Telling tales in the three mother tongues

Storytelling in the mother tongues is part of the festival, themed Retracing Our Roots, on till Nov 20.
Storytelling in the mother tongues is part of the festival, themed Retracing Our Roots, on till Nov 20.PHOTO: LIANHE ZAOBAO

Storytelling session is part of Mother Tongue Language Reading Festival organised by NLB

Children attending a special event at the Jurong Regional Library yesterday heard the same story told three times - but each time it sounded fresh.

Three librarians told their audience of more than 50 a traditional Japanese folktale, Kasa Jizo - each telling it separately in Mandarin, Malay and Tamil, Singapore's three vernacular languages.

The session was part of the Mother Tongue Language Reading Festival, organised by the National Library Board (NLB) to encourage reading in the mother tongues among all age groups.

The festival, which was first held in 2014, goes on until Nov 20.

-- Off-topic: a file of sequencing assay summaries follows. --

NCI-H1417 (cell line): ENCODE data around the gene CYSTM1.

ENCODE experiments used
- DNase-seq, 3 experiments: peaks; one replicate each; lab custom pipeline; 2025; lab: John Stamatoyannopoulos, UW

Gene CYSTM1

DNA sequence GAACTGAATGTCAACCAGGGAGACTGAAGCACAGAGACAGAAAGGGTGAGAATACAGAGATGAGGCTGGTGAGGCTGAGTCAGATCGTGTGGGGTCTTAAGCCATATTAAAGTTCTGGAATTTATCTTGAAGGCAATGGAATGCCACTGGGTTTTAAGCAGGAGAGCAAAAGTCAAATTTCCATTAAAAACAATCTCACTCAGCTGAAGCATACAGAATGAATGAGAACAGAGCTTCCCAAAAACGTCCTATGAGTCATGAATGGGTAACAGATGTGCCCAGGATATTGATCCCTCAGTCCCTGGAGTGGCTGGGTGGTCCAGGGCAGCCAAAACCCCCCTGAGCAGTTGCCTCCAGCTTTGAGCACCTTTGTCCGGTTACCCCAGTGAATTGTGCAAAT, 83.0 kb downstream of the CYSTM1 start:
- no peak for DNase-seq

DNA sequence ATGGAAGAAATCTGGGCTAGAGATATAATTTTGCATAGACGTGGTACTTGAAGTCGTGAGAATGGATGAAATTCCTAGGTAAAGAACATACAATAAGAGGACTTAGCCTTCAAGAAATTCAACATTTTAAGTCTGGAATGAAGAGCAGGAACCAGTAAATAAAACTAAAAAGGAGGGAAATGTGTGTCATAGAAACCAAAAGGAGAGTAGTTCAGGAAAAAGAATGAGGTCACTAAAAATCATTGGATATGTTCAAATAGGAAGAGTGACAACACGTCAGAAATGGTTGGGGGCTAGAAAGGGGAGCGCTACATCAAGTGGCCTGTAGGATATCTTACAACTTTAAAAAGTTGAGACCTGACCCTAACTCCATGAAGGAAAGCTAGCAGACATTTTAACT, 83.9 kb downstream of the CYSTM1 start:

Themed Retracing Our Roots, there are 59 programmes at public libraries across the island.

Besides reading and storytelling events, there are dramatisation sessions, film screenings, talks by authors, and craft workshops.

NLB also worked with schools, authors and theatre groups to bring the festival to the community.

This year, 35 of the programmes cater to adults, in line with the National Reading Movement's focus to promote reading among adults and seniors.

For instance, filmmakers M. Raihan Halim and Sufyan Sam'an will share their thoughts on Malay language cinema in Singapore, and the Xin Sheng Poets' Society is conducting a Chinese poetry singing session.

The public can also watch actors improvise and dramatise a story in Mandarin in just five minutes and learn improvisation from them .

Parents can also pick up tips on storytelling and reading to their their children from librarians.

Madam Chin Paik Chuen, who chanced upon the festival yesterday with her six-year-old daughter, said it was good for kids to learn their mother tongue and heritage.

"We speak mainly English at home and I try to have simple conversations with my daughter in Mandarin to prepare for school," said Madam Chin, 39, who is unemployed. "My daughter enjoyed the cultural dance performances and the puppet storytelling about sea creatures."

The public can sign up for the festival's programmes at library eKiosks, or on www.nlb.gov.sg/golibrary.

The programmes are free.

A version of this article appeared in the print edition of The Straits Times on November 12, 2016, with the headline 'Telling tales in the three mother tongues'. Print Edition | Subscribe